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More tricks in the world of digital music

By Jean-Claude Elias - Oct 21,2020 - Last updated at Oct 21,2020

Photo courtesy of toptal.com

In just a generation, the digital world in general, and the Internet in particular, have turned the music scene upside down, and then up again. More than a cultural revolution, it is a radical transformation of our habits and of the way we think of, listen to, and perceive music.

One of its latest tricks is a nice little free service, courtesy of Google (yes, it’s them, again), made available on the web a few days ago, and that can recognise a tune if you hum it or whistle it for a few seconds. Apps that do a similar work, like he excellent Shazam for example, have been around for a long time. The app, however, needs to listen to an actual, a “real” industry recording to recognise the music; whistling or humming the tune yourself won’t do.

I tested Google’s melody recognition, putting it to the test with tunes that I, intentionally, whistled only approximatively, not perfectly, to see the real extent of the performance and how fault tolerant it was. It worked flawlessly each time.

I challenged it by humming pop songs and classical melodies too — both led to successful recognition. In a couple of instances, it returned multiple possible results, which is fair enough. To access the service, I launched Google’s assistant on my smartphone with a voice command and asked it “can you recognise this tune?”

Song recognition is but a very small part of the digital music transformation, one that is merely on the funny side of it. Music streaming perhaps is its most striking aspect, the one that has the greatest impact on our listening habits. In the overwhelming number of cases people have long given up on using recorded media like CDs, to enjoy listening to music.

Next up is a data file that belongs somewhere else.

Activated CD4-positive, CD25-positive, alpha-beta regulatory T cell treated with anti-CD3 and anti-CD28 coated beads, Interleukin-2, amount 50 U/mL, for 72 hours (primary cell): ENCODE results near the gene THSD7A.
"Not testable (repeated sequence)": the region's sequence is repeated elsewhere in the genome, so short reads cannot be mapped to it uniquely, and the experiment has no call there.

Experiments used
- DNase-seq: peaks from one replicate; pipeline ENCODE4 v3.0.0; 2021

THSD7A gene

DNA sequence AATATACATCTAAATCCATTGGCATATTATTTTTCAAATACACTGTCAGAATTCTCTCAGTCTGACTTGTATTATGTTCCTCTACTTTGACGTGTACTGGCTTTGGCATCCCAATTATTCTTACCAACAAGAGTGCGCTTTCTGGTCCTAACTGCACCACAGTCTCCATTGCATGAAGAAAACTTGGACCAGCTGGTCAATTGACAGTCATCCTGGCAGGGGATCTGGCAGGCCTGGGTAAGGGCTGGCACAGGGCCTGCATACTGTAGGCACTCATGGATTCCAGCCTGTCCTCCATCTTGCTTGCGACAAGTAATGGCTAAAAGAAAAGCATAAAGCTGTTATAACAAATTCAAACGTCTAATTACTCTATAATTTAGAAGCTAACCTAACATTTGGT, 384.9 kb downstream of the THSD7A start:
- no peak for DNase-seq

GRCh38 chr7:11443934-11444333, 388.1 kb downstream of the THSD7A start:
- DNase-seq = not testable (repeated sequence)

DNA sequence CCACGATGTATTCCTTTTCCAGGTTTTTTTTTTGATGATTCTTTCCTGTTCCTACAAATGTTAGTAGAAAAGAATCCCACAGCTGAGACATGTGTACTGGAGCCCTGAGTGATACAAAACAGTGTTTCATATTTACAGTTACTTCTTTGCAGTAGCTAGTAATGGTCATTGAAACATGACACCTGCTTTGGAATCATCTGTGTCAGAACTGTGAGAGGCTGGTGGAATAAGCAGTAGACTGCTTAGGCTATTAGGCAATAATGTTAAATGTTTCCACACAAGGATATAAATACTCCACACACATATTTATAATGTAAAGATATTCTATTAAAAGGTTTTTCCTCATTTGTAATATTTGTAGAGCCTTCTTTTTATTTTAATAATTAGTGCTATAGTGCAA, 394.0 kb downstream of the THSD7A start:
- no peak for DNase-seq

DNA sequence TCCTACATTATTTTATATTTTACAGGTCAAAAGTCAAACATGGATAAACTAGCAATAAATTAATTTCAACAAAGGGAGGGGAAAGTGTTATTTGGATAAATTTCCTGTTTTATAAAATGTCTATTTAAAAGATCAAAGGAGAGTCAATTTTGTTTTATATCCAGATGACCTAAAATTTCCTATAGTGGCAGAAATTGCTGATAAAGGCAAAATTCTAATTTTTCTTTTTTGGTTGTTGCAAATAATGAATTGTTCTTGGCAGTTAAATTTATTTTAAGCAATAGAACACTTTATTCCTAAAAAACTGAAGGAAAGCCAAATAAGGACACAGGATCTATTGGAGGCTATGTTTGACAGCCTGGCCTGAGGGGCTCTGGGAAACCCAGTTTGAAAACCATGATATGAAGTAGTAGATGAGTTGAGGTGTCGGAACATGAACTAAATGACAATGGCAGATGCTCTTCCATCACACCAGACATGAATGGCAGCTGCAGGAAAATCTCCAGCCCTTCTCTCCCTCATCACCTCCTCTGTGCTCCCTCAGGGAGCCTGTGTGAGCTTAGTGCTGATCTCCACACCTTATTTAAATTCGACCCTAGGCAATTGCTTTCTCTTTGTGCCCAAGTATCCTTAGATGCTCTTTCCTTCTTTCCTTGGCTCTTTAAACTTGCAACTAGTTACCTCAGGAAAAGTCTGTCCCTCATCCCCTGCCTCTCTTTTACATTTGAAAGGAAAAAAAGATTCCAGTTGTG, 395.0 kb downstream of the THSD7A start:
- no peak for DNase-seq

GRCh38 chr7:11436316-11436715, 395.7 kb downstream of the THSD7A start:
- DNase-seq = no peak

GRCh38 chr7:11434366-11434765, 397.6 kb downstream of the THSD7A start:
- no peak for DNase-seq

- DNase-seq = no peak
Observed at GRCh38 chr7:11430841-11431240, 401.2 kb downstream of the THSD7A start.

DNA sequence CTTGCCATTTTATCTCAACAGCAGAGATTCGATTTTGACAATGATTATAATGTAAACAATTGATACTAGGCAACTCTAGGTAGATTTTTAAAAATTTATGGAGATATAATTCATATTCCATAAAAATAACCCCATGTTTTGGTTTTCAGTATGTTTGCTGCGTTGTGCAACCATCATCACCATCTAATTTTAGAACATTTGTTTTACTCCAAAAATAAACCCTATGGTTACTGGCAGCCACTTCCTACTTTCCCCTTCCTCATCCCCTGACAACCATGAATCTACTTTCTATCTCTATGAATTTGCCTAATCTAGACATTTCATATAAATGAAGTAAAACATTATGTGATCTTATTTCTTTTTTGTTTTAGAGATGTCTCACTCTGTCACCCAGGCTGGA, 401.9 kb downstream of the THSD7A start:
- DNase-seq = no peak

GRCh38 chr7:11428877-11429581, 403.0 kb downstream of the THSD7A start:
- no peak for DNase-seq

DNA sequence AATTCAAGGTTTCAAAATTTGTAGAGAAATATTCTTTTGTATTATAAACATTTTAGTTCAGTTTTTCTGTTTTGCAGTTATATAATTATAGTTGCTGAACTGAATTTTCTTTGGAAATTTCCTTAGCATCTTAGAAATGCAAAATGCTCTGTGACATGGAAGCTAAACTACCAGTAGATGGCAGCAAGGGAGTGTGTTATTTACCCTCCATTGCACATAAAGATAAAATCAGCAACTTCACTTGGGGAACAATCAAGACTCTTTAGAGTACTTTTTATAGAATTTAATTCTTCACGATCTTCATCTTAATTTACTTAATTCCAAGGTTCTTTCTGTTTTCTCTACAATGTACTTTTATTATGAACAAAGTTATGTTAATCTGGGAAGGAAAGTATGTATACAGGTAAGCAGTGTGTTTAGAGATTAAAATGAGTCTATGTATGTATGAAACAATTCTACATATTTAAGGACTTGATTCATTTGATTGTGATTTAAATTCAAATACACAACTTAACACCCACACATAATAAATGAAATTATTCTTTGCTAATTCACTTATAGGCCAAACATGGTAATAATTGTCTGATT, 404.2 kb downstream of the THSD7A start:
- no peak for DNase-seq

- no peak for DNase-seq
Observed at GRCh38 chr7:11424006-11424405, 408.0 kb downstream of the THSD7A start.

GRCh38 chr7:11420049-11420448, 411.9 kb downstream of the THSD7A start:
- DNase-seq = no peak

Most sill go to YouTube and the like. Those who prefer a cleaner sound, practical playlists, and music videos that are free of advertising, subscribe to dedicated streaming services like Spotify, to name the most popular of them all. According to statista.com the celebrated platform now has 138 million subscribers, double of what it was a couple of years ago. The trend is clear.

Spotify does not just store “almost all the music in the world”, it also lets you build playlists that you can share with other subscribers as well. So if your friend Laila, who assumingly has a musical taste close to yours, has made a nice playlist on Spotify, you just access it an play it, this way sharing the pleasure of listening to the same contents as Laila, and saving yourself the trouble of building the playlist. This is a perfect example of how online music is blending with the social aspect of the streaming service. Today both aspects are indissociable.

When playing a music video on YouTube, the benefit is not only in the listening pleasure, but also in the social interaction associated with it: seeing how many views did it get, how many likes, what are the comments of those who viewed it, and so forth. Some are even more interested in this social window than on the purely musical side of the experience.

With the social element smartly added to most online services, the entertainment digital world wants to show us that whereas living online keeps us apart from each other, physically speaking, some aspects of it do keep us close — in a certain way. How true this is remains a matter of opinion.

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